The spread of the coronavirus is now expected to cut into global economic growth, with the possibility of a recession on the rise.
The steep drop in oil demand has ratcheted up the pressure on OPEC+ to take swift action. But several questions remain. Will Russia go along with the cuts? Will additional reductions be enough to balance the market? Will OPEC+ even be able to meet in Vienna in a few days’ time?
Moscow hesitates as oil demand weakens
After some waffling, Russia signed on to additional production cuts late last year, with the new OPEC+ agreement taking effect at the start of 2020. However, before the ink on that agreement was even dry, the coronavirus hit China hard, and Beijing’s decision to essentially quarantine tens of millions of people and shut down part of its economy resulted in a dramatic decline in oil consumption. Almost immediately, discussions about yet another round of OPEC+ cuts commenced.
Russian officials have repeatedly issued statements expressing skepticism about another deal. But by mid-February, the coronavirus began spreading rapidly beyond China’s borders. Last week, global markets finally began viewing the epidemic as a global crisis. Oil prices plunged.
Brent briefly fell below $50 per barrel in recent days, although has regained some ground. The sharp decline significantly increases the pressure on OPEC+ to act.
And yet, Moscow is still not fully on board. Russian President Vladimir Putin did not appear concerned about the decline in prices in comments made on Sunday. “I want to emphasize, for the Russian budget, for our economy, current oil prices are acceptable. Let me remind you that this year, as part of our macroeconomic policy, we took a Brent crude price of $42.40/b as the base level,” Putin said. “Moreover, our accumulated reserves, including the National Welfare Fund, are sufficient to ensure stability, and meet all budget and social obligations even with a possible deterioration of the situation in the global economy.”
That does not mean Russia will refuse to agree to deeper cuts. “Nevertheless, this does not negate the need for us to take action, including in conjunction with foreign partners,” he added.
The mixed comments add a bit of confusion as OPEC+ prepares to meet later this week. In February, Russian officials suggested that they might be willing to extend the current agreement, but did not want to cut deeper. But that was before the market meltdown in the last week of February.
Russia’s hesitations notwithstanding, many oil market analysts still predict the OPEC+ coalition to agree to another round of cuts. In early February, the OPEC Joint Technical Committee (JTC) recommended cuts of about 600,000 barrels per day (b/d). Since then, the market has deteriorated. A Bloomberg survey of 29 oil market analysts finds that all but two of them see new cuts in the offing. The size of the cuts predicted by the analysts ranged from 300,000 b/d to 1.5 million barrels per day (Mbd), with an average of 750,000 b/d.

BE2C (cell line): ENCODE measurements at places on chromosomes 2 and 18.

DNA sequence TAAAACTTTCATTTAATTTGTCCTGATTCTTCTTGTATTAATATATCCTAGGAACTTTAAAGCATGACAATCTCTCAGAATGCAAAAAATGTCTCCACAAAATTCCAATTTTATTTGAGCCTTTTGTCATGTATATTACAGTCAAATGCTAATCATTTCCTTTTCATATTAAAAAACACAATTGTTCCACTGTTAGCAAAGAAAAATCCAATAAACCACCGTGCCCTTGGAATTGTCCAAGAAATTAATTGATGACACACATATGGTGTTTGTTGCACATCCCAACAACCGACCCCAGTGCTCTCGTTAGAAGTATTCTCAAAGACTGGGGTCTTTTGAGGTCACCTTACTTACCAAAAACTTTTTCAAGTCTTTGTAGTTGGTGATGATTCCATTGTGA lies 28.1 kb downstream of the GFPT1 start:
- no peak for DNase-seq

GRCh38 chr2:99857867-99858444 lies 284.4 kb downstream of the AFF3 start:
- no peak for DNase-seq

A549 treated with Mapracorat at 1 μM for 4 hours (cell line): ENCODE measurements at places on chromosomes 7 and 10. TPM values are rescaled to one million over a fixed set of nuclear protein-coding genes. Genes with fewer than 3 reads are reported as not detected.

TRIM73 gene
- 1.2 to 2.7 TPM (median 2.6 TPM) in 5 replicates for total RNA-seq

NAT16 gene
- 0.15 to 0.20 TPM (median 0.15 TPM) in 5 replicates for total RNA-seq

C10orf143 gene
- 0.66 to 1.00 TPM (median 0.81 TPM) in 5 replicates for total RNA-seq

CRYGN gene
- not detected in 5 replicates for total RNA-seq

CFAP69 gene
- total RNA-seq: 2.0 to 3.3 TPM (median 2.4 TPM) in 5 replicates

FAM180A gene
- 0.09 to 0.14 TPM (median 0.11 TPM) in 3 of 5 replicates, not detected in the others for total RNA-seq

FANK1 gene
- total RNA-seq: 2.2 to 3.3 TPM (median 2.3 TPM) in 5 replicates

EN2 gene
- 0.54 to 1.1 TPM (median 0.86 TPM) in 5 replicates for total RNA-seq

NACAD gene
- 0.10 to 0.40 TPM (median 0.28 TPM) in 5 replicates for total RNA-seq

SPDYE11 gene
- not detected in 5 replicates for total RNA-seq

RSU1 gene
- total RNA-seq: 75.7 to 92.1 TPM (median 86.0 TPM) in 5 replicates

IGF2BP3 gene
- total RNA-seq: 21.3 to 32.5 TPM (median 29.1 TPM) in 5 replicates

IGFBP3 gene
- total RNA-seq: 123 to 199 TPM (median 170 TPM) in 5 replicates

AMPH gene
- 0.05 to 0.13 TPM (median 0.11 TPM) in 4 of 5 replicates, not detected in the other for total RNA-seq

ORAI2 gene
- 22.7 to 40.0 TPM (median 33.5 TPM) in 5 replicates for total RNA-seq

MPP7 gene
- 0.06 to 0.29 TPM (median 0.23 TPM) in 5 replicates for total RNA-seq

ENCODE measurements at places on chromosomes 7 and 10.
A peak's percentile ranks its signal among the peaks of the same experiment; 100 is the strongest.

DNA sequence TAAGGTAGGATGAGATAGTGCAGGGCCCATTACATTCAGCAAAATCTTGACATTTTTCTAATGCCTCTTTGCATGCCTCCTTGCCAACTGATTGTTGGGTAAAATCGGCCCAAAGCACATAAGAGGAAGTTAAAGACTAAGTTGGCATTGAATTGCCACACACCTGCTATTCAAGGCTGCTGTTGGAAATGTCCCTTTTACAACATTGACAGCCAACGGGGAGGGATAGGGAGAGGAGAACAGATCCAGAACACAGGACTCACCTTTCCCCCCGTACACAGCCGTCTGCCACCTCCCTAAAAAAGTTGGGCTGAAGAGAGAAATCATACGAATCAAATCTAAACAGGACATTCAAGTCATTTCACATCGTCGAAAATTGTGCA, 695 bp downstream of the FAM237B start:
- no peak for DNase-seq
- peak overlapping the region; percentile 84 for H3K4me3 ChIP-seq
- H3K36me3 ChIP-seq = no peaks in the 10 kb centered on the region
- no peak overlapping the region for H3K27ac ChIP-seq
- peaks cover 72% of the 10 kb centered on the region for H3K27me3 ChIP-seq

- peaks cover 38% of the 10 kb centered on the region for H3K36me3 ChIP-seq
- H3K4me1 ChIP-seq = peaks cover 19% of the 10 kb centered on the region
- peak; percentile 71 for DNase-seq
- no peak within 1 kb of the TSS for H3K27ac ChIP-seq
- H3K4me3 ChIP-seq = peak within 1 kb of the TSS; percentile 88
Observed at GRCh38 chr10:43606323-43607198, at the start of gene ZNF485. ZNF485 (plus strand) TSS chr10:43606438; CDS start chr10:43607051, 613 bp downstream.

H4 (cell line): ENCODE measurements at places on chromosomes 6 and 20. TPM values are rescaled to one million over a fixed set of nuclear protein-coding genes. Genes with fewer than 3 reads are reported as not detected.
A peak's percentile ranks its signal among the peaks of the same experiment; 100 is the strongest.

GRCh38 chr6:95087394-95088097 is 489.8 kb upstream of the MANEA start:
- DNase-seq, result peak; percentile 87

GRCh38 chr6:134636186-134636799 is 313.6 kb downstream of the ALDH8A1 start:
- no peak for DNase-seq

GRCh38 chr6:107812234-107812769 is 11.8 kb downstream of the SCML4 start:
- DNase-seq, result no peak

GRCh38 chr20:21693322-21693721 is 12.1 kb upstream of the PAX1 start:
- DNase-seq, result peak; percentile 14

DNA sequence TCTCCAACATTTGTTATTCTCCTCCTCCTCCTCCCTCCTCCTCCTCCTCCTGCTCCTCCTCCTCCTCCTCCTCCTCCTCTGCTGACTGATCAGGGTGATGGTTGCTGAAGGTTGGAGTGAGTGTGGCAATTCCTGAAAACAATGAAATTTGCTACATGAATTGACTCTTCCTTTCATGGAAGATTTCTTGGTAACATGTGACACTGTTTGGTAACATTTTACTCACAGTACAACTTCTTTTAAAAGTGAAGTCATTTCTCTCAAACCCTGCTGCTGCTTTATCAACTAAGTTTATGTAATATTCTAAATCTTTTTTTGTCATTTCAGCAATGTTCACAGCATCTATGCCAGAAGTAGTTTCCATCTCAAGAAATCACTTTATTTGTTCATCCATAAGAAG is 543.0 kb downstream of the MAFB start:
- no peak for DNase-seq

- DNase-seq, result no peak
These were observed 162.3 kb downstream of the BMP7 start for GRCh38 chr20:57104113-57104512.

Will it be enough? That remains to be seen. “In view of the latest developments on the demand side, this will probably no longer be sufficient to stabilise the market,” Commerzbank wrote in a note on Monday.
The impact on demand from the spread of the coronavirus is highly uncertain. The OECD lowered its global GDP forecast to 2.4 percent, the weakest rate of growth in a decade. For oil demand, analysts are revising down their 2020 figures by the day. As recently as January, the International Energy Agency (IEA) forecasted demand growth of 1.2 Mbd this year. A month later, the agency cut that figure to 825,000 bpd.
That number is both the weakest in a decade and also, at this point, appears to be overly-optimistic.
Some analysts even see demand growth falling to zero this year. FGE, a consultancy, said oil consumption may see no growth this year. “We could literally now be looking at potential oil demand loss globally of several million barrels a day for several months,” FGE Chairman Fereidun Fesharaki told Bloomberg. Companies and traders have now lowered many estimates to be between 200,000 b/d and 700,000 b/d, according to Bloomberg.
Deeper OPEC cuts…with or without Russia
There are still decent odds that Russia ultimately signs on to production cuts. Still, the meeting is shaping up to be one with a lot more drama compared to the past few times they have met in Vienna.
One possible outcome could be Saudi Arabia and its Gulf State allies making deeper cuts even if Moscow balks. “According to two well-informed sources, OPEC is allegedly willing to cut production more sharply, with or without Russia’s participation,” Commerzbank said. “To achieve the desired additional reduction of 1 million barrels per day, Saudi Arabia may offer to top up the aforementioned joint cut of 600,000 barrels by a further 400,000 barrels – providing that the other countries cut as promised.”
Bank of America Merrill Lynch slashed its oil price forecast by $8 per barrel, lowering its Brent estimate to an average of $54 for 2020, and WTI to just $49. The bank said the “silver lining” was that OPEC+ will “likely” cut output “while US oil supply growth could fall to just 500k b/d YoY in 2020.”
One final bit of uncertainty: There are questions about whether or not OPEC+ will even meet in Vienna in the next few days. The coronavirus is spreading across Europe, and top officials in the Iranian government have been personally affected. The IHS CERAWeek Conference in Houston, which was set to start on March 9, was cancelled because of the virus.
As of Monday, the meeting in Vienna is on. “So far, there is no change to the scheduled meetings this week,” an OPEC source told Argus Media.